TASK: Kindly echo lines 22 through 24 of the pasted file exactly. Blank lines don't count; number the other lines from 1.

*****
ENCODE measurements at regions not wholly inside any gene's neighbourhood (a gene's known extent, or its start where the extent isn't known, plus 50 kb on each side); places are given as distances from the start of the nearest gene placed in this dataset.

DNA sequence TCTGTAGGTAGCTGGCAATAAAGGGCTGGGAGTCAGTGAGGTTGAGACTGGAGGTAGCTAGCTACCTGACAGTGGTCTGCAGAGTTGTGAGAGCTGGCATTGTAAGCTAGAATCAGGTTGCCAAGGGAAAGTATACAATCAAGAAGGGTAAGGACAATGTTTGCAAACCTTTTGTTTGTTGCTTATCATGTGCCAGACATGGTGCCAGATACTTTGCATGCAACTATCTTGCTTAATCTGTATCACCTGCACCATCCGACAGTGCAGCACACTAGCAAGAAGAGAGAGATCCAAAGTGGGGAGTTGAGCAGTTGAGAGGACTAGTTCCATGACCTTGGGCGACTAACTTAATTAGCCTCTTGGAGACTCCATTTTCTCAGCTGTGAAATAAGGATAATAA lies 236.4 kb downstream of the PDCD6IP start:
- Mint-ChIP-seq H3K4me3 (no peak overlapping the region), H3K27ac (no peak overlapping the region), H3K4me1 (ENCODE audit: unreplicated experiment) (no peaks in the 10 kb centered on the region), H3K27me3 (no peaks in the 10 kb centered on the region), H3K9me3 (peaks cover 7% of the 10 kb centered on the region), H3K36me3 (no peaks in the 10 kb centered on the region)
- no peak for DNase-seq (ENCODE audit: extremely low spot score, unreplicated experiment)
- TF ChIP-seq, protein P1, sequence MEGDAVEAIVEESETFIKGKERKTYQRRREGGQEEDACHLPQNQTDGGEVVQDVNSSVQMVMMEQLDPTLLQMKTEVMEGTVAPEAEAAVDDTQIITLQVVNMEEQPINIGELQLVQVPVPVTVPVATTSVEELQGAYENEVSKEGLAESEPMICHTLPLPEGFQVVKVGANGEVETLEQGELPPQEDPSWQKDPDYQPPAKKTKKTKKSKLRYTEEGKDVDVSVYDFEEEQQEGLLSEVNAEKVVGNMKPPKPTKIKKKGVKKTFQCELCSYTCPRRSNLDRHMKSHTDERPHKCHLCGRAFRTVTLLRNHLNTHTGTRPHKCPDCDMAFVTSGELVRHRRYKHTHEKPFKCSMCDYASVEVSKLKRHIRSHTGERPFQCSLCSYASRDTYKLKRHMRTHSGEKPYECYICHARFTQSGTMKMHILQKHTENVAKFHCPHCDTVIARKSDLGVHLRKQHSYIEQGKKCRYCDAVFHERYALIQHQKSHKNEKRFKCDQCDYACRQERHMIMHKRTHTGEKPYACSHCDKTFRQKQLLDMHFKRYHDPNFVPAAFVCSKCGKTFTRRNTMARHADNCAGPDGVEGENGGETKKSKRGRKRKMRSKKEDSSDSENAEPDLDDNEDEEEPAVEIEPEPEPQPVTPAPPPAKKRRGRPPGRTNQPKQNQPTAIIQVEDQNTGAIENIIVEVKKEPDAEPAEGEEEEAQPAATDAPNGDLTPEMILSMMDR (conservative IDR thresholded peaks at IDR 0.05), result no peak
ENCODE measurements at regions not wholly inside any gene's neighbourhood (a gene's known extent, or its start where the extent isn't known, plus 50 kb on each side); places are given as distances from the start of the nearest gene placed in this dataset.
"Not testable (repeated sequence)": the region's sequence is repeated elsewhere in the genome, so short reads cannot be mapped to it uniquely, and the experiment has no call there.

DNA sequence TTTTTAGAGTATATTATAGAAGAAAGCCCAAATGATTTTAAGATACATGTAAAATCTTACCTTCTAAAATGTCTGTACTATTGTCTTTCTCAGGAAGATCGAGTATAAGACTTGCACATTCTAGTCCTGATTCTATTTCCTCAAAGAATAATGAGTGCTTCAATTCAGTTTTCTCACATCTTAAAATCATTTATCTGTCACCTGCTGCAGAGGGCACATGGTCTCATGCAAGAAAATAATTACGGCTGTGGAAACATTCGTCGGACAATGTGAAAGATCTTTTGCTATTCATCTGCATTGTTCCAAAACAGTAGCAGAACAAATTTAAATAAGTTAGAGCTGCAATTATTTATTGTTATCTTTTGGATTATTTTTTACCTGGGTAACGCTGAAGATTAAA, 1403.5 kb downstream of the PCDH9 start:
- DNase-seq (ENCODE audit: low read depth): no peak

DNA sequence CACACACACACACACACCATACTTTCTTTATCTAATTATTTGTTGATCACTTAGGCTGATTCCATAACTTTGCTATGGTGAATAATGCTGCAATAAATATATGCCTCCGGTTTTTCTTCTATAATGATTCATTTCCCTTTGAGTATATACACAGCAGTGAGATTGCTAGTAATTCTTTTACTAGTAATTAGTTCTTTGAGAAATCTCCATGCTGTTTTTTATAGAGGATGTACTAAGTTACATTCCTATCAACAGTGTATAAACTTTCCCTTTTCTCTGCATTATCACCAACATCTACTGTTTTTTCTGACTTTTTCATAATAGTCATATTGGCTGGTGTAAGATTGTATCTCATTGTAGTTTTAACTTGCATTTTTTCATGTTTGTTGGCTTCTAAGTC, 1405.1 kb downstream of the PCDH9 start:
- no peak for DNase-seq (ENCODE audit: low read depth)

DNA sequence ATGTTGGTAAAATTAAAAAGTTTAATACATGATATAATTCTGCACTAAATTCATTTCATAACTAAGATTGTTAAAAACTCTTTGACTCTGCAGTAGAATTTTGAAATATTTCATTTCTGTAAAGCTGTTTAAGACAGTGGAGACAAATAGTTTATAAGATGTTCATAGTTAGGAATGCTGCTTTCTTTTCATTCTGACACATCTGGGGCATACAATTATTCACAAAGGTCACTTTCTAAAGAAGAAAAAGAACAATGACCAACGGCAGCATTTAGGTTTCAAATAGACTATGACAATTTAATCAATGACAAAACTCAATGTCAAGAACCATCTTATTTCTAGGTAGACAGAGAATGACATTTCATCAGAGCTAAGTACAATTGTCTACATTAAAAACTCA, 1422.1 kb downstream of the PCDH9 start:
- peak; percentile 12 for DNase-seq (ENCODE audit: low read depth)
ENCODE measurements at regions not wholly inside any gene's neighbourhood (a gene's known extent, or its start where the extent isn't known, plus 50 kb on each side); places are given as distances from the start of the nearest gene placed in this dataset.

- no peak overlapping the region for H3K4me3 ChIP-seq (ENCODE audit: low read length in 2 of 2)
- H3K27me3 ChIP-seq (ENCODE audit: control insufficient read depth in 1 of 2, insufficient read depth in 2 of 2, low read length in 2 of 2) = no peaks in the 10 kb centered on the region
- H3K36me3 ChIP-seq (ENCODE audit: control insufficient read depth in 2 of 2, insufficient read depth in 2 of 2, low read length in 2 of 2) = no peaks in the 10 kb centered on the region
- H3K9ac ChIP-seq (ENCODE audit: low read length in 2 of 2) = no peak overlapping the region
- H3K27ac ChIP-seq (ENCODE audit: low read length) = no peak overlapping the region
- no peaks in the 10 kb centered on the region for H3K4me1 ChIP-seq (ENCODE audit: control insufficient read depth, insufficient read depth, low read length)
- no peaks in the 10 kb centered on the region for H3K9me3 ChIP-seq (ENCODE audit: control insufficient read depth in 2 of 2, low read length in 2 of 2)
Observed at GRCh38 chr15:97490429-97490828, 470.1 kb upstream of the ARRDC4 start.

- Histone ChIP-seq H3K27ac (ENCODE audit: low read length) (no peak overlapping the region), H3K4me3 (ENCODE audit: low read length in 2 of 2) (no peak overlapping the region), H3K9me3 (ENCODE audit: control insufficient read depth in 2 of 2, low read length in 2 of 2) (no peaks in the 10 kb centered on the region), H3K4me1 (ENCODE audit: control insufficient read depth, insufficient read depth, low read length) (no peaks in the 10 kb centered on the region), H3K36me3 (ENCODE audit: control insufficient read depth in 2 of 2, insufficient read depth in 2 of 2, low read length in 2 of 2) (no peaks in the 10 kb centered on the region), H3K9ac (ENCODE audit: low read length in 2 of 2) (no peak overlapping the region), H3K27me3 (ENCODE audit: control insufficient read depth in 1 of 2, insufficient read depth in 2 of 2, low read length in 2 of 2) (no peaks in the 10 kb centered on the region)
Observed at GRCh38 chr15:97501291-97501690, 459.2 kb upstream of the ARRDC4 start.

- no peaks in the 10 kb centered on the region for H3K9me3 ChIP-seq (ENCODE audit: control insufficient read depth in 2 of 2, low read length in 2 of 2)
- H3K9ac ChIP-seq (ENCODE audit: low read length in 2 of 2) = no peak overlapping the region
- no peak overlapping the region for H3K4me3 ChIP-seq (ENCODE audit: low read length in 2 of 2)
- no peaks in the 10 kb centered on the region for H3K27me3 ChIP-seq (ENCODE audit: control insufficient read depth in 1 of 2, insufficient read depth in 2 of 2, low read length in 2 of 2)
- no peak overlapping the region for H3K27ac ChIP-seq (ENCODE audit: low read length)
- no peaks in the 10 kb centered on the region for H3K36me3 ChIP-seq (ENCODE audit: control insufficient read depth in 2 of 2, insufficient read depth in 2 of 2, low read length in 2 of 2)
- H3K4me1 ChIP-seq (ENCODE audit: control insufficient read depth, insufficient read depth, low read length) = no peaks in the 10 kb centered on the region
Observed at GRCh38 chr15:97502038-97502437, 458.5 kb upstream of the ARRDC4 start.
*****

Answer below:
Observed at GRCh38 chr15:97490429-97490828, 470.1 kb upstream of the ARRDC4 start.

- Histone ChIP-seq H3K27ac (ENCODE audit: low read length) (no peak overlapping the region), H3K4me3 (ENCODE audit: low read length in 2 of 2) (no peak overlapping the region), H3K9me3 (ENCODE audit: control insufficient read depth in 2 of 2, low read length in 2 of 2) (no peaks in the 10 kb centered on the region), H3K4me1 (ENCODE audit: control insufficient read depth, insufficient read depth, low read length) (no peaks in the 10 kb centered on the region), H3K36me3 (ENCODE audit: control insufficient read depth in 2 of 2, insufficient read depth in 2 of 2, low read length in 2 of 2) (no peaks in the 10 kb centered on the region), H3K9ac (ENCODE audit: low read length in 2 of 2) (no peak overlapping the region), H3K27me3 (ENCODE audit: control insufficient read depth in 1 of 2, insufficient read depth in 2 of 2, low read length in 2 of 2) (no peaks in the 10 kb centered on the region)
Observed at GRCh38 chr15:97501291-97501690, 459.2 kb upstream of the ARRDC4 start.